European cyber security agency Enisa is today hosting a 24-hour continent-wide security assessment with the help of 200 firms and 400 cyber security professionals.
Enisa, or the European Union Agency for Network and Information Security, has dubbed the exercise Cyber Europe 2014, and has pulled in support from national Certs (Computer Emergency Response Teams), internet service providers, energy companies and telecoms firms.
Praising the international cooperation at the heart of the initiative, European Commission VP Neelie Kroes said: "The sophistication and volume of cyber-attacks are increasing every day. They cannot be countered if individual states work alone or just a handful of them act together.
"I'm pleased that EU and member states are working with the EU institutions, with Enisa bringing them together. Only this kind of common effort will help keep today's economy and society protected."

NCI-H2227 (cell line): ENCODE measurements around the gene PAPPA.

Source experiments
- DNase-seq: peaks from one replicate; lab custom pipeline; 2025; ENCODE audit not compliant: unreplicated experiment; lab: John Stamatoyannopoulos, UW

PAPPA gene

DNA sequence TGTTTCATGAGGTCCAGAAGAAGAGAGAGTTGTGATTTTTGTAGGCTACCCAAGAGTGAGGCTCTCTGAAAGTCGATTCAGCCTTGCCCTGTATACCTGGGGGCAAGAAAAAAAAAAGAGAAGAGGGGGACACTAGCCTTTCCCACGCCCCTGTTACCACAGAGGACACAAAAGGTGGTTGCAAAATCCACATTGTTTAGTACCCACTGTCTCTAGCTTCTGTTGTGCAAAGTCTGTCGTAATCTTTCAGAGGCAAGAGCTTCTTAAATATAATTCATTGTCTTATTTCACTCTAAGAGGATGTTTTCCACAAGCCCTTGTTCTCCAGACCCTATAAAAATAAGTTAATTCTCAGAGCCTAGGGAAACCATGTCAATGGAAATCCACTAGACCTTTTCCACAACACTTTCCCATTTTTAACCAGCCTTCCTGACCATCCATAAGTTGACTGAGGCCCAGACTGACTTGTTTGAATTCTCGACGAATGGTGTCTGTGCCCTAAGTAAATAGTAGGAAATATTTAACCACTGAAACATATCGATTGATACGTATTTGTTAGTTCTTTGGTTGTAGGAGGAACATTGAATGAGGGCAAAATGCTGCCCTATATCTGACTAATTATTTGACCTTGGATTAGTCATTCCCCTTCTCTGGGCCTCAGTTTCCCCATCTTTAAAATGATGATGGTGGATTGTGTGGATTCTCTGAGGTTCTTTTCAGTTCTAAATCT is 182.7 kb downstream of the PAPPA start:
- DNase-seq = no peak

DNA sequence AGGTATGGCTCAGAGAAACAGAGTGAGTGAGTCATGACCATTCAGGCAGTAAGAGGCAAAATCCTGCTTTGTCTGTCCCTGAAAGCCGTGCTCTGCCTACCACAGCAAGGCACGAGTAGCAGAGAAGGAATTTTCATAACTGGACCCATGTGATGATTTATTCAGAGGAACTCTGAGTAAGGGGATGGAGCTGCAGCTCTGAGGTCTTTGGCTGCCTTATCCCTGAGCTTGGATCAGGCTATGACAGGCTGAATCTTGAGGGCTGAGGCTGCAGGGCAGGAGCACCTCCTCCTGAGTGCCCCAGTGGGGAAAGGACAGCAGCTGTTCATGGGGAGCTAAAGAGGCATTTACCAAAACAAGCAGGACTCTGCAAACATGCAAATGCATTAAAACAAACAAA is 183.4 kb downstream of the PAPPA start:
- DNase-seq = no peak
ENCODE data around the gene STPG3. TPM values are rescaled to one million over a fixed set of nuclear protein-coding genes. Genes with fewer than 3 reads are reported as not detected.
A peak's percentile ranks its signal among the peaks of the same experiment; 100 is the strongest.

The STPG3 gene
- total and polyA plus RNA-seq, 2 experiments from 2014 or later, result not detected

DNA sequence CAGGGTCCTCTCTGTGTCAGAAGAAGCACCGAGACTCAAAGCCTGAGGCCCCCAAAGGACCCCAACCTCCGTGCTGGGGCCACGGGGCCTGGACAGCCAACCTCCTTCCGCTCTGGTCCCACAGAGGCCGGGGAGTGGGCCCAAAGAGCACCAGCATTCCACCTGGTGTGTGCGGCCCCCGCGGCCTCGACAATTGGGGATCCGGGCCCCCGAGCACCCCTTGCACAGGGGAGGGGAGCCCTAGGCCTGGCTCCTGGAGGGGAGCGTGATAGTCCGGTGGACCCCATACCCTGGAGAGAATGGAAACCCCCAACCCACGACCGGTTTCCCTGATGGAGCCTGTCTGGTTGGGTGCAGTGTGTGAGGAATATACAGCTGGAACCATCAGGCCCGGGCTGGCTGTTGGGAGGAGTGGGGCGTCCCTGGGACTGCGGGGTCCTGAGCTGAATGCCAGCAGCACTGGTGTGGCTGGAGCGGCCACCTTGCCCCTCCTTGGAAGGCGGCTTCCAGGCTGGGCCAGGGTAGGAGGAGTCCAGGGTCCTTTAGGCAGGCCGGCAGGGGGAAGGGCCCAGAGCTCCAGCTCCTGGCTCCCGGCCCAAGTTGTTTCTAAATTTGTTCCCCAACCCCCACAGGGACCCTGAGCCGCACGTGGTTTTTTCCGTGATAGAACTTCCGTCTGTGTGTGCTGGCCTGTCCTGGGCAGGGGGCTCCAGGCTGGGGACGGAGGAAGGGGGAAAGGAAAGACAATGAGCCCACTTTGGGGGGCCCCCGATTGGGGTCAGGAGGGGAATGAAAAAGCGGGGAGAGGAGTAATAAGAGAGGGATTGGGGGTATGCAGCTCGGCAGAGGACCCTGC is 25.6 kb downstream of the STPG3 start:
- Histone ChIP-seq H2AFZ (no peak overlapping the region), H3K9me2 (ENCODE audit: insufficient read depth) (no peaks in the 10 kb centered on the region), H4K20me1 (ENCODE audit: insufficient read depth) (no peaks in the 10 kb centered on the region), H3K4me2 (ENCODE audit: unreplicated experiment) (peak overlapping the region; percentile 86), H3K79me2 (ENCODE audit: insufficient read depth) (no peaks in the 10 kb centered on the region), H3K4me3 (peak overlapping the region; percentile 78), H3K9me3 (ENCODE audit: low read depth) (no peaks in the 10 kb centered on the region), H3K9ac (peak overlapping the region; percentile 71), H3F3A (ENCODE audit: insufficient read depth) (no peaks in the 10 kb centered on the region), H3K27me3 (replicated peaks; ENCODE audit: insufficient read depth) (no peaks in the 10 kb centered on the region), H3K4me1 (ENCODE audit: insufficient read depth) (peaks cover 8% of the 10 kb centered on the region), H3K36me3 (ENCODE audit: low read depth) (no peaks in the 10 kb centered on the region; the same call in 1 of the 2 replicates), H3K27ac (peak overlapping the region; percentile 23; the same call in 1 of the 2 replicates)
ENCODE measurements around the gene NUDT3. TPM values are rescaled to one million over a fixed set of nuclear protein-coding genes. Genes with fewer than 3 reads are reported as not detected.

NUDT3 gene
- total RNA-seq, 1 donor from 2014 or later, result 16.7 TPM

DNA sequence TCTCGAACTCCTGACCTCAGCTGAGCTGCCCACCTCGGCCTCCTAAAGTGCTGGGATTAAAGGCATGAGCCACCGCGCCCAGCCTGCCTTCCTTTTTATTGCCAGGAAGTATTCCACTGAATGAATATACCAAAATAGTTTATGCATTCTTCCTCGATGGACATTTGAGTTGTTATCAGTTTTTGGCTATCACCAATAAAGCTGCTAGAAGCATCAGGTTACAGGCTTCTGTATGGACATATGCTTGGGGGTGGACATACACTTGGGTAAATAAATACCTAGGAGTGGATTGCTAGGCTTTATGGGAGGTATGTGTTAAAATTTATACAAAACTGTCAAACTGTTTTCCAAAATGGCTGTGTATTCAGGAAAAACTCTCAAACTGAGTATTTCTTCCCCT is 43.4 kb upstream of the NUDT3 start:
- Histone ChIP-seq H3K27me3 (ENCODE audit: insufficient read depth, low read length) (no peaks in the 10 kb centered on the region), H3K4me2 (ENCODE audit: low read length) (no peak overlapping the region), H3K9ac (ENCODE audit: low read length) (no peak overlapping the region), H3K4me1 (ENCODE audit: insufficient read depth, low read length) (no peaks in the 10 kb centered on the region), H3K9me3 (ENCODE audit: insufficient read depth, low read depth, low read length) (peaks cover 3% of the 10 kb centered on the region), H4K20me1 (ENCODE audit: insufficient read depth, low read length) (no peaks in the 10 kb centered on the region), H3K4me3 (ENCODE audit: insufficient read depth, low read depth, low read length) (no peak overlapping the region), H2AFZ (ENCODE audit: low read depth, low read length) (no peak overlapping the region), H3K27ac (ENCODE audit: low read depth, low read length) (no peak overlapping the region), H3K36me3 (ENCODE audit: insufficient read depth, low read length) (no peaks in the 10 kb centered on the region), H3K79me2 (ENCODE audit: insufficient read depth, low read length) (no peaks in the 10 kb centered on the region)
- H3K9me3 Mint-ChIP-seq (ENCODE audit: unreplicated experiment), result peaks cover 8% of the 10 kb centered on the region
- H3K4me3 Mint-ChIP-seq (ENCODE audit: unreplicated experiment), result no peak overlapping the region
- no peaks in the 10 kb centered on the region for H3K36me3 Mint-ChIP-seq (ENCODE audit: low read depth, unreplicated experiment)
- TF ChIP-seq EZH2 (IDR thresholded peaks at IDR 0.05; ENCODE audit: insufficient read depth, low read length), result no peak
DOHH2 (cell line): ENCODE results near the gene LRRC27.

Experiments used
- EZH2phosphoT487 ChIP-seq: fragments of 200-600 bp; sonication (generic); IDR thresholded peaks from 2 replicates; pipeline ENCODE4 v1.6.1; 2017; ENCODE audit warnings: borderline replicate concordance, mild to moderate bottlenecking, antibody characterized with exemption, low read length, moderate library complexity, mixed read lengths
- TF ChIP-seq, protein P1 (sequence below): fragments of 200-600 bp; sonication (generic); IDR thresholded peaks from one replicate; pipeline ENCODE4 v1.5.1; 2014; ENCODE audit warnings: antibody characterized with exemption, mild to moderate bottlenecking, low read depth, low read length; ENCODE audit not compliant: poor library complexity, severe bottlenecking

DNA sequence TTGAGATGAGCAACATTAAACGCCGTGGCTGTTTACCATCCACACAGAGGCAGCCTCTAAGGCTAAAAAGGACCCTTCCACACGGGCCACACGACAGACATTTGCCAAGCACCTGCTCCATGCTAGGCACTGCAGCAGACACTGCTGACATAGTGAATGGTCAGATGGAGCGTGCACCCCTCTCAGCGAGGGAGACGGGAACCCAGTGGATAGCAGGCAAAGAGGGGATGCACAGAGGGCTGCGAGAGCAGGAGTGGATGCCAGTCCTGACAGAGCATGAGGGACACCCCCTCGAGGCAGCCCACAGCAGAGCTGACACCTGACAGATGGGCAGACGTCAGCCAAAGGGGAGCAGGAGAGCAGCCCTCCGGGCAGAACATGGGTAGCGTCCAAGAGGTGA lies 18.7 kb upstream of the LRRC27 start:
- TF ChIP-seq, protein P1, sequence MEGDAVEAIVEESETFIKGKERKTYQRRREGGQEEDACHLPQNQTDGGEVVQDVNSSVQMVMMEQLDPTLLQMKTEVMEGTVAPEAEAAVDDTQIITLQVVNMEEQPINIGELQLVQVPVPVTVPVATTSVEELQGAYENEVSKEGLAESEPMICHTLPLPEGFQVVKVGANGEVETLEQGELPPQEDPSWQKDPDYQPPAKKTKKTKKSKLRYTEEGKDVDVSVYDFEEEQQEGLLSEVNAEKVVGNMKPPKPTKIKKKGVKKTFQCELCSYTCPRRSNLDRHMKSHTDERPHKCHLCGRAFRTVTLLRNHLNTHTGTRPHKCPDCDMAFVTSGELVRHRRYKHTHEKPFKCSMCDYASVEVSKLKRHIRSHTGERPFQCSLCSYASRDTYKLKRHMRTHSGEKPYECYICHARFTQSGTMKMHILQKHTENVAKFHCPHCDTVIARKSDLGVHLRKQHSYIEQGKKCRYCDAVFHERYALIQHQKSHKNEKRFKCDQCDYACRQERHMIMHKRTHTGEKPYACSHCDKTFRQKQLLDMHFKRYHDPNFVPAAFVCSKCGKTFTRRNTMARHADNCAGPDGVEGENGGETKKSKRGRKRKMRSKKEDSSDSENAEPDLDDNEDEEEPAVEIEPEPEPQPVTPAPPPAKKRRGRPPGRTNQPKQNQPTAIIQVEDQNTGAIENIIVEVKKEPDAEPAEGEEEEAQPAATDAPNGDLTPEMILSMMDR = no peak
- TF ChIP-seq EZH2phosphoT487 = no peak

The exercise comes as October's European Cyber Security Month draws to a close. At the launch of the awareness-raising initiative, Enisa warned of the privacy dangers posed by the Internet of Things and the rise of wearable technology, and stressed the need for better education and training in this area. The current exercise is focusing on how to thwart a continent-wide cyber attack.
"Five years ago there were no procedures to drive cooperation during a cyber-crisis between EU member states. Today we have the procedures in place collectively to mitigate a cyber-crisis on European level," said Enisa executive director, Professor Udo Helmbrecht.
"The outcome of today's exercise will tell us where we stand and identify the next steps to take in order to keep improving."
Also under scrutiny today is a set of guidelines called the EU-Standard Operational Procedures (EU-SOPs) that are designed to test how countries share operational information about cyber threats.
The test comes amid growing global tensions between high-ranking nations, with Russia believed to be behind an attack that infiltrated White House computers.
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